As you probbaly know, it is necessary to prove criminal intent. I have had cases where I was able to show that a person who wrote a check had justification to remove funds or stop payment on the check because he did not receive the consideration promised in exchange for the payment. I’ve had cases where the person could show that the check was not intended as promised payment but merely as a show of good faith intention to complete a transaction in the future and that the payee knowing this presented the check anyway. There are other factual defenses that can arise in these cases as well.

    Let’s say I write you a post-dated check for $5000 and you agree to deliver a vehicle and title to me within three days. Then you don’t deliver the title but still present the check for payment at your bank. Just because I don’t then have the $5000 in my account am I guilty of a crime in your eyes?

    Unless you know the facts of the case, you should refrain from reachng such firm conclusions. I hope you get juries that are more open minded when you are trying your cases, especially if your client is someone against whom some people might have preconceived notions.

    Comment by Sam | November 4, 2008 | Reply

  2. Sam,

    If there was a factual defense to the worthless check charge as you suggest, then it would not have been charged in the first place. The statute expressly excludes any of the situations you proposed, and the Sheriff’s department filed felony charges, so they must have felt compelled to do so.

    Of course, if it was mistakenly charged, it should be dismissed. That may be the case, but they certainly didn’t make that clear. Furthermore, this was not simply a worthless check charge, because there is no felony penalty for merely writing a worthless check.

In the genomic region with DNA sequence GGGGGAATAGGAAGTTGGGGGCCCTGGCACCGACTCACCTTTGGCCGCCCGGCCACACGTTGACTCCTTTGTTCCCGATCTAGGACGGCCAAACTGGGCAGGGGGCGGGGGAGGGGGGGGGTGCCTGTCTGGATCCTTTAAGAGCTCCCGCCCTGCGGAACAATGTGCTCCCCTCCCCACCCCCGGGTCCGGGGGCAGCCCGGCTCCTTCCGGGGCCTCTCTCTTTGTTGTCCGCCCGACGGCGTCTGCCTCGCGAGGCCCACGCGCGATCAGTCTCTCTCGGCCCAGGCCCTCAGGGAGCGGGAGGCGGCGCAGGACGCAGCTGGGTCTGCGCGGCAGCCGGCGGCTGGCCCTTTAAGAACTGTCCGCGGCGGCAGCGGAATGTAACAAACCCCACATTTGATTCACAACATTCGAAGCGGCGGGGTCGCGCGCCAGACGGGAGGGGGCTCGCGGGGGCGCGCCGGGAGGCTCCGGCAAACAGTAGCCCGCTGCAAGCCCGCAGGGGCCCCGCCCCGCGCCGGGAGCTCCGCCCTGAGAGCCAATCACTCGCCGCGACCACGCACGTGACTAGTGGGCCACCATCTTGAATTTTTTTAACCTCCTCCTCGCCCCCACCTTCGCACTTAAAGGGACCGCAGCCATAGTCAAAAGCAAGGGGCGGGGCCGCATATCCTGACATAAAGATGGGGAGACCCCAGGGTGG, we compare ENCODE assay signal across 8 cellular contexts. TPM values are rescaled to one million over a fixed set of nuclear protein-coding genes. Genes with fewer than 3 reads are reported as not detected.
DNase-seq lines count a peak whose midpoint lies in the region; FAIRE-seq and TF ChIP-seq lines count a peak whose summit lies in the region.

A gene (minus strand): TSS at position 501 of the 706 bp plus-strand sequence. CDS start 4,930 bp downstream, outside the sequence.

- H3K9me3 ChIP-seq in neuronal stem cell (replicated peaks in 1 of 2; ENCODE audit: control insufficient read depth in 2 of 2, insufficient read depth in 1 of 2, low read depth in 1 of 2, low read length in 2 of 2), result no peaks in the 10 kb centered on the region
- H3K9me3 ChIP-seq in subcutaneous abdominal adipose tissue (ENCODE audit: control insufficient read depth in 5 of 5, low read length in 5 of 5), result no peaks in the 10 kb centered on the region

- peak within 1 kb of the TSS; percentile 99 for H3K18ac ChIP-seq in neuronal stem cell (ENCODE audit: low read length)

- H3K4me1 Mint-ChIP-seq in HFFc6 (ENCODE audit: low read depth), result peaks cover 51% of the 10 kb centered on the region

The charge likely was W. Va. Code 61-3-39, which is “obtaining property in return for worthless check on a preexisting debt, which is a felony if the amount of the check is over $500. So the allegation must have been that he wrote a worthless check for “multiple thousands” in exchange for actually receiving property, and then the check bounced. That was allegedly in January, and then the citizen complained in October. Regardless of his “criminal intent,” if he kept whatever property he received, there would have been “a case” against him.

    And your right, no lawyer should ever keep me on a jury if their cop client is on trial [and accused of abusing their authority]. Of course, the problem I have is that only when hell freezes over would you be faced with a cop on trial. It would never get there. Unless the prosecutor or another cop is the victim, these cases are either dismissed such as in this case, or they are given a sweetheart deal (i.e., misdemeanor brandishing rather than felony wanton endangerment).

    But of course, that’s just my opinion and I could be wrong.

    Comment by johnbryanlaw | November 4, 2008 | Reply